The catheter according to the invention is advantageously designed in such a way that, under sterile precautions, it can be used directly without the aid of further means. In a special embodiment, the catheter therefore comprises a puncture kit, which permits the puncture of the vein and introduction of the catheter. In this case a puncture kit is advantageous which allows the use of the procedure known to an expert: a flexible plastic cannula is pushed over a steel cannula, the ground tip of the steel cannula being left free. After the puncture has been made, the steel cannula is drawn out of the plastic cannula, while the plastic cannula remains in the vein. The catheter tube is then pushed through the plastic cannula into the vein. As soon as the distal catheter end has reached the desired target position, the plastic cannula can also be withdrawn from the vein.
The catheter tube 1 with the guide wire 3 located therein, advantageously together with the junction piece 18, fitted to the proximal end 8, for syringes or infusion tubes, is supplied sterile in a transparent protective cover 6 which is sealed at both ends. While the catheter is being stored, the curved distal end 4 of the guide wire 3 protrudes from the distal end 2 of the catheter tube 1. This measure prevents adverse effects on the curvature of the curved end 4 of the guide wire 3 during the storage period.
In order to enable the catheter tube 1 in use to be introduced into the cannula seated in the vein, the distal curved end 4 of the guide wire 3, protruding from the catheter tube 1 while in the plastic protective cover 6, is retracted into the catheter tube 1 by pulling the proximal end 5 of the guide wire 3. In the embodiment according to FIG. 1, the plastic protective cover 6 is then opened at its distal end 7, and the distal end 2 of the catheter tube 1 (catheter tip) is introduced into the cannula seated in the vein. After the catheter tip 2 has been advanced through the plastic cannula into the vein by a few centimeters, the curved end 4 of the guide wire 3 is pushed out of the catheter tip 2 again for a length sufficient for it to reassume its curved form.
In the illustrative embodiment according to FIG. 5, the catheter insertion part 21 is connected via the connection cone 32 to the junction piece of the plastic vein cannula (not drawn) and the curved distal end 4 of the guide wire 3 is retracted into the catheter tip 2 by displacing the displacement knob 26 into the rear stop position. The catheter tip 2 is then pushed through the catheter insertion part 21 into the plastic vein cannula. The bore of the catheter insertion part 21 tapers in the direction of the vein cannula like a funnel to an internal diameter which approximately corresponds to the internal diameter of the vein cannula. This design makes it easier to thread the catheter tip 2 into the vein cannula. After the catheter tip 2 has penetrated out of the distal end of the vein cannula and for a few centimeters into the vein, the curved end 4 of the guide wire 3 is pushed out of the catheter tip 2 by displacing the displacement knob 26 in the distal direction into the front stop position. The catheter tube 1 can then be advanced in the vein until the catheter tip has reached the desired place in the hollow vein. The sleeve 19 of the plastic cover 6 is then drawn off from the catheter insertion part 21. The two portions 22, 23 of the catheter insertion part 21 can then be separated from one another and the catheter insertion part 21 can thus be removed. The displacement device 9 is separated from the catheter junction piece 18. The plastic cover 6 and the displacement device 9 including the guide wire 3 are then drawn off in the proximal direction. The connection cone 30 of the catheter junction piece 18 can then be inserted into the connection fitting of the vein cannula and be secured by means of the cap nut 29. The embodiment according to FIG. 5 enables the catheter according to the invention to be introduced with a particularly low level of contamination.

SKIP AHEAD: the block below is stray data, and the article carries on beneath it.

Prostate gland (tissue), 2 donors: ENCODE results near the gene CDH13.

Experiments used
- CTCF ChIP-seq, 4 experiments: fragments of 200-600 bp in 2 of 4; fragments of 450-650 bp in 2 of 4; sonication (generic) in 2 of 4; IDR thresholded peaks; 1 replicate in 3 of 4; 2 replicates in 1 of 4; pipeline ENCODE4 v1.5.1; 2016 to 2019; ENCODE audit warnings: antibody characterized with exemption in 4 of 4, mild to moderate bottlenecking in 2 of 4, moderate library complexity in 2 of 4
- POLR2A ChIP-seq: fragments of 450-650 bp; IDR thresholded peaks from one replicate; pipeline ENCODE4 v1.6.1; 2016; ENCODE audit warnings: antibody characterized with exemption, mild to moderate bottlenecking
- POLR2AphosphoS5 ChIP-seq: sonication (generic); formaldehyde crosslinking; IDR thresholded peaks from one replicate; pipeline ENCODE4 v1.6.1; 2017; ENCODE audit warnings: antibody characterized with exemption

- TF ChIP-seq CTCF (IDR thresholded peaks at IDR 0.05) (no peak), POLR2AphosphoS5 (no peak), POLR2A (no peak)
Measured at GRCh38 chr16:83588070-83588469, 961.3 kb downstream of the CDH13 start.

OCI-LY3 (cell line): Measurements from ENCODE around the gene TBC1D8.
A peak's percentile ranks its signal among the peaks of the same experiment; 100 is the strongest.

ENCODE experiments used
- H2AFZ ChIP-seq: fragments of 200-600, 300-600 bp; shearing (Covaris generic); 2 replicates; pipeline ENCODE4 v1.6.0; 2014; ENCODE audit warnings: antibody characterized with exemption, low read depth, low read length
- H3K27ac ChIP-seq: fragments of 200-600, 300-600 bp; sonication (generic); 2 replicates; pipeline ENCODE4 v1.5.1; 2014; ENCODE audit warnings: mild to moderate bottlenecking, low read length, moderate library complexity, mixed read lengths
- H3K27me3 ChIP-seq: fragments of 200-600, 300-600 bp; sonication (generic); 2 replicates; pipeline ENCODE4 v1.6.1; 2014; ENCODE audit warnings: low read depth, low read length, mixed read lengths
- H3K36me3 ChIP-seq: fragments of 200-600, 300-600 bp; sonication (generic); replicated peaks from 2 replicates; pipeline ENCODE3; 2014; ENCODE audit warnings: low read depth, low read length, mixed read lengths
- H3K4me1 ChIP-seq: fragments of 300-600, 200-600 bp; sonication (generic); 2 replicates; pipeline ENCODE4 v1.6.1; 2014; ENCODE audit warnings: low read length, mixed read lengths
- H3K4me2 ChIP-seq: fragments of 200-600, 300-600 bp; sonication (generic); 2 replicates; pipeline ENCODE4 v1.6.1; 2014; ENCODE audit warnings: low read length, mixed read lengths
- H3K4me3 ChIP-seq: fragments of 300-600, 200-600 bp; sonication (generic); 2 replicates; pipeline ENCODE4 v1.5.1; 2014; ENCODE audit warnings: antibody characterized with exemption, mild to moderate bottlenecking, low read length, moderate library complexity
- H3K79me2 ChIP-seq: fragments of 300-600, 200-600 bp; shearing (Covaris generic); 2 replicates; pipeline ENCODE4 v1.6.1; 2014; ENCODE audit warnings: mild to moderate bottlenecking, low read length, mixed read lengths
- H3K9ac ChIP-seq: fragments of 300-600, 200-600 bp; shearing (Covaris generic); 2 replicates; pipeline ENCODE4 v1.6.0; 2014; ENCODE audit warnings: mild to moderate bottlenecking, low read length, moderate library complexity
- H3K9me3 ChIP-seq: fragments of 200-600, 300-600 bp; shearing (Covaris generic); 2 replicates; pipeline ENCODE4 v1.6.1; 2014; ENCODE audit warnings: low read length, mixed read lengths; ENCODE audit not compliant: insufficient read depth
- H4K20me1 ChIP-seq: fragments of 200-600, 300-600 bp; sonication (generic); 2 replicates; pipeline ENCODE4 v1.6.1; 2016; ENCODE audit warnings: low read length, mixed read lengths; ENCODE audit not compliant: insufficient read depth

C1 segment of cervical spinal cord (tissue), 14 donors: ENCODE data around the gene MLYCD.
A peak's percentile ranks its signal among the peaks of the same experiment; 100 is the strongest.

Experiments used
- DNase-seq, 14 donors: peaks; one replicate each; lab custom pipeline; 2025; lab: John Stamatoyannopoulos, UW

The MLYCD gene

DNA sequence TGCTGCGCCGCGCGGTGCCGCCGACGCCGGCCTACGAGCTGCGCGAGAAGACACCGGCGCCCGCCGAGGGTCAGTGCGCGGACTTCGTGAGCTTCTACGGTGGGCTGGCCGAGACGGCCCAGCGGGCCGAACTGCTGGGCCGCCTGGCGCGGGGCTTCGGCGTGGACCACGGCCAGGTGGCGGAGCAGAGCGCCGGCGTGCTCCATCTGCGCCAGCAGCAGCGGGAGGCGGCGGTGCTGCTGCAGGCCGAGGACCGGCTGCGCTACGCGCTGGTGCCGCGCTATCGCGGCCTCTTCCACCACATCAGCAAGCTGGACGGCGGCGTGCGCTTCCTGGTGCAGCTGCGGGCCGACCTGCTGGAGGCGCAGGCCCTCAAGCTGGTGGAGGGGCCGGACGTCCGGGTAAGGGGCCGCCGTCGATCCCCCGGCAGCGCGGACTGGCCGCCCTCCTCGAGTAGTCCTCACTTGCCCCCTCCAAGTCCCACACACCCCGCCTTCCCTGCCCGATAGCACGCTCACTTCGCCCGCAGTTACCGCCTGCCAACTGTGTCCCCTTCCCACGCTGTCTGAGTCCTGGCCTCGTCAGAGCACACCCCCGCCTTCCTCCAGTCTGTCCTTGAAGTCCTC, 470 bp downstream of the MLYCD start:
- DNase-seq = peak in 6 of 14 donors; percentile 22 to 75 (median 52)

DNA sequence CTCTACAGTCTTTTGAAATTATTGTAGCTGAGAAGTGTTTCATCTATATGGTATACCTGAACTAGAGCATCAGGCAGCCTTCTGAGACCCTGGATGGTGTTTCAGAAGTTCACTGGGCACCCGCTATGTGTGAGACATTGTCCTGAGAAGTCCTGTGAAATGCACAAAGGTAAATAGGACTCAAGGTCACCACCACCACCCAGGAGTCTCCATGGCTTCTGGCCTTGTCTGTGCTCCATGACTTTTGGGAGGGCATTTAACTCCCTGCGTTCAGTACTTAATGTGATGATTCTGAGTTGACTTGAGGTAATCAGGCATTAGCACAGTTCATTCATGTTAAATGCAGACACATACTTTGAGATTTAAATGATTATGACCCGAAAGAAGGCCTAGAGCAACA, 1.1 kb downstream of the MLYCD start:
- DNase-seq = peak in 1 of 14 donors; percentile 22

The limited displaceability, according to the invention, which preferably corresponds approximately to the length of the curved distal end 4 of the guide wire 3, can be achieved by various methods having the same effect. For example, the catheter tube 1 and guide wire 3 are each connected to one of two concentric telescopic sleeves 12, 13, the displacement length of which is fixed by stops. The internal one of the two sleeves 12, 13 has a peripheral edge bead 14, for example on the distal end, and the external one of the two sleeves 12, 13 has an internal edge bead 15 as an abutment on the proximal end. In another embodiment of the invention, the external one of the two sleeves 12, 13 has an axial guide slot 16 with two engagement slots 10, 11, perpendicular thereto, at the end, a stop pin 17 of the internal one of the two sleeves 12, 13 running in the guide slot, whereby a mutual fixing of the two sleeves 12, 13 in the two end positions is obtained in the manner of a bayonet-closure. The provision of the mutual limited displacement of the two sleeves 12, 13 by means of one or more thread turns is also regarded as an equivalent effect.
The catheter according to the invention is supplied sterile, preferably together with a venipuncture cannula, in particular a vein cannula, the steel cannula of which is surrounded by a plastic cannula and the steel cannula of which can be removed after the vein has been punctured. As a common packaging, a so-called peel pack is preferred.
The catheter according to the invention enables central veins to be catheterized rapidly and with few complications via peripheral vein approach. A further advantage is that the catheter can be supplied in a kit or package which allows it to be used without the hands of the examiner coming into direct contact with the catheter.
In connection with the present invention, the expressions "proximal" and "distal" are used from the viewpoint of the examiner, that is to say a proximal part of an embodiment according to the invention is, during catheterization, nearer to the examiner than a distal part.
The subject of the invention are the embodiments described above, their equivalents in patent law, and the subjects of the claims.
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|U.S. Classification||604/164.13, 600/434|
|International Classification||A61M25/09, A61M25/01|
|Aug 16, 1983||AS||Assignment|
Owner name: STERIMED GESELLSCHAFT FUR MEDIZINISCHEN BEDARF MBH
Free format text: ASSIGNMENT OF ASSIGNORS INTEREST.;ASSIGNORS:KRAMANN, BERNHARD;RUST, MEINHARD;REEL/FRAME:004271/0379
Effective date: 19830726
|Sep 14, 1988||FPAY||Fee payment|
Year of fee payment: 4
|Nov 10, 1992||REMI||Maintenance fee reminder mailed|
|Apr 11, 1993||LAPS||Lapse for failure to pay maintenance fees|
|Jun 29, 1993||FP||Expired due to failure to pay maintenance fee|
Effective date: 19930411